May 2, 2012 / 9:28 PM / 7 years ago

A century later, Niagara Falls high-wire feat set for June 15

NIAGARA FALLS, New York (Reuters) - High-wire performer Nik Wallenda announced on Wednesday that June 15 is the day his boyhood dream to walk a tightrope over Niagara Falls will become a reality.

Nik Wallenda speaks about his upcoming wire walk over the Canadian (Horseshoe) Falls, as he stands at the American Falls, Niagara Falls May 2, 2012. REUTERS/Doug Benz

Wallenda, 33, a seventh-generation member of the famed “Flying Wallendas” family of circus performers, is set to walk a 2-inch cable strung 1,800 feet across Niagara Falls gorge — the first such tight rope feat between the United States and Canada in more than a century.

This has been his dream since he was 6 years old, Wallenda said during a news conference held near the falls in upstate New York.

“I can guarantee nothing like this has ever happened anywhere in the world,” Wallenda said of his planned walk 150 feet above the falls that span two countries.

“I’ve done walks that are higher and longer but none of them compare to this,” he said.

Wallenda, of Sarasota, Florida, said he will train publicly for 10 days prior to the walk, from May 12 to 22, in a parking lot used by the Seneca Niagara Casino, located less than a mile from the gorge.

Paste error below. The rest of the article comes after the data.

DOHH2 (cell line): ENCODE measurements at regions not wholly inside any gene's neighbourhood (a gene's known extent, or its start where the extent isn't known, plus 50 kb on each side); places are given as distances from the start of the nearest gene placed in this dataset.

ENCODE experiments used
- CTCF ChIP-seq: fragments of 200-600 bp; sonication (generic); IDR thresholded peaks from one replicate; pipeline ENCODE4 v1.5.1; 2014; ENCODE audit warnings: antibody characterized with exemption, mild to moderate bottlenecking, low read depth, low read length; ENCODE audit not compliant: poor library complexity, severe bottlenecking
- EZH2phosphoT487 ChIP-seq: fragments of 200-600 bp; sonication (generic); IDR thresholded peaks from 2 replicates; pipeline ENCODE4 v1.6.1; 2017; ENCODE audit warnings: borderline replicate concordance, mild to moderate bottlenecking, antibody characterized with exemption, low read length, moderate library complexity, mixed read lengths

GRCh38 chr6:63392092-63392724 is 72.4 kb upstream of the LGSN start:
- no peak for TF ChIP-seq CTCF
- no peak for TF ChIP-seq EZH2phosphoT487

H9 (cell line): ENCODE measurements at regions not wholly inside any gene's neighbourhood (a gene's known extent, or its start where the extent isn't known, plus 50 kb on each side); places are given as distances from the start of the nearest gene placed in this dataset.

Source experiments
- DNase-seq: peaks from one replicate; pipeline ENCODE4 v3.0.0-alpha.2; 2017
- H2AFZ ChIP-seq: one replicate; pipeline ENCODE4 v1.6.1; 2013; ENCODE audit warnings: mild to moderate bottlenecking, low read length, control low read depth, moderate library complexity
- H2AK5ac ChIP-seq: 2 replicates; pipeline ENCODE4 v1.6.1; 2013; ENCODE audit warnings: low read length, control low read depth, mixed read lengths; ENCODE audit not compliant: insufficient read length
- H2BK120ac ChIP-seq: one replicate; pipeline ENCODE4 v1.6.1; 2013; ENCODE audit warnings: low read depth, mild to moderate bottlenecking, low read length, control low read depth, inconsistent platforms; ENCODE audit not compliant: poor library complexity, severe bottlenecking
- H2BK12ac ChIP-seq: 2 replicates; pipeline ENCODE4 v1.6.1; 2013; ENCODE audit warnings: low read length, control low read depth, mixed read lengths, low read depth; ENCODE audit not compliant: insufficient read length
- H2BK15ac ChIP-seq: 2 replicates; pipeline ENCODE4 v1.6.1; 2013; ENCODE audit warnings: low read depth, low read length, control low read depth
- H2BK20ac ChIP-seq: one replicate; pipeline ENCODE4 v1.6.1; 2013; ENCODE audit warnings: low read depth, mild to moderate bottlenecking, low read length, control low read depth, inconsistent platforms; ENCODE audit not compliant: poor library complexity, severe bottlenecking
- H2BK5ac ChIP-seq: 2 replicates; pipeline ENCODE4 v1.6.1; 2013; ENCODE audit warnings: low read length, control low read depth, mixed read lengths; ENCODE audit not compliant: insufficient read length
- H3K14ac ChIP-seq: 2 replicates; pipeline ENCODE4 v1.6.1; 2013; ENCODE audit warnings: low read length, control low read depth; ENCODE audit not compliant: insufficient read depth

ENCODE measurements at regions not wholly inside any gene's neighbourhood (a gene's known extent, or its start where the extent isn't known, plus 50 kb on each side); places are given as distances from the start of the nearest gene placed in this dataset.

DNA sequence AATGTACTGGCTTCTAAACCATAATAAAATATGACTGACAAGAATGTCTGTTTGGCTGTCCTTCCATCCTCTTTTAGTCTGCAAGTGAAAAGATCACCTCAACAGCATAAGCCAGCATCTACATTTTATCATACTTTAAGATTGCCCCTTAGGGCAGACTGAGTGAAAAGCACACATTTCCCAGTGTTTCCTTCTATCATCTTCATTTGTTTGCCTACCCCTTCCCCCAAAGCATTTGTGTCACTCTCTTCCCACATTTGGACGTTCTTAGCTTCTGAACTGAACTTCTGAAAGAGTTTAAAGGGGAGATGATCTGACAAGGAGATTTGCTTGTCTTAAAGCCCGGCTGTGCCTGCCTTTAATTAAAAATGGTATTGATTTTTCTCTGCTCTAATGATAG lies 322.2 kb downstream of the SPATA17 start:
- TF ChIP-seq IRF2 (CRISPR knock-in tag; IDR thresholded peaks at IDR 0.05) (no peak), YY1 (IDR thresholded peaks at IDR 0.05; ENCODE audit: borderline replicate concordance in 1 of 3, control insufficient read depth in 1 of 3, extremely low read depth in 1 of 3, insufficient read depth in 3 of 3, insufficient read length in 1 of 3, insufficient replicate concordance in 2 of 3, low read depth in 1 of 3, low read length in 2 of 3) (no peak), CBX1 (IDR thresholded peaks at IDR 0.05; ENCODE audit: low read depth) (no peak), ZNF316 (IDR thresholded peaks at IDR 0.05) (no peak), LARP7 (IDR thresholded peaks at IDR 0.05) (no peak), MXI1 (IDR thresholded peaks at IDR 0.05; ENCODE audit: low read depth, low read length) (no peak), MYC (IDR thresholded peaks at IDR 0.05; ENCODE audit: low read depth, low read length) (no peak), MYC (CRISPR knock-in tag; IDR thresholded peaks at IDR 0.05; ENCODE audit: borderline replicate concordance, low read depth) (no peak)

Using a cable strung between two cranes at the site, Wallenda is set to practice using equipment to simulate the high-wind conditions and moisture he expects to encounter.

As for which country Wallenda will be in when he steps out onto the wire, he said weather will dictate that and a decision will be made closer to June 15. He said it’s likely the walk, which is expected to take 30 to 40 minutes, will take place in the early evening, when colored lights are used to illuminate the huge waterfalls.

A long-standing ban on such stunts in and around Niagara Falls has meant that no one has attempted a high-wire walk there in more than 100 years.

Gaining permission for the June 15 walk required almost two years of lobbying by Wallenda and politicians in upstate New York who hope the spectacle will translate into tourism dollars.

“We had to change two laws in two countries,” Wallenda said. “I didn’t know how far I would get. There’s a history of people who have been denied.”

Wallenda’s initial support came last September when New York Governor Andrew Cuomo signed a bill giving him one year to perform the feat. Canada initially opposed the stunt but then reversed itself in February and agreed to allow it with a provision barring a similar feat for another 20 years.

Wallenda holds several Guinness World Records including one for the highest tightrope crossing by bicycle and another for the longest.

Editing by Barbara Goldberg; Editing by Will Dunham

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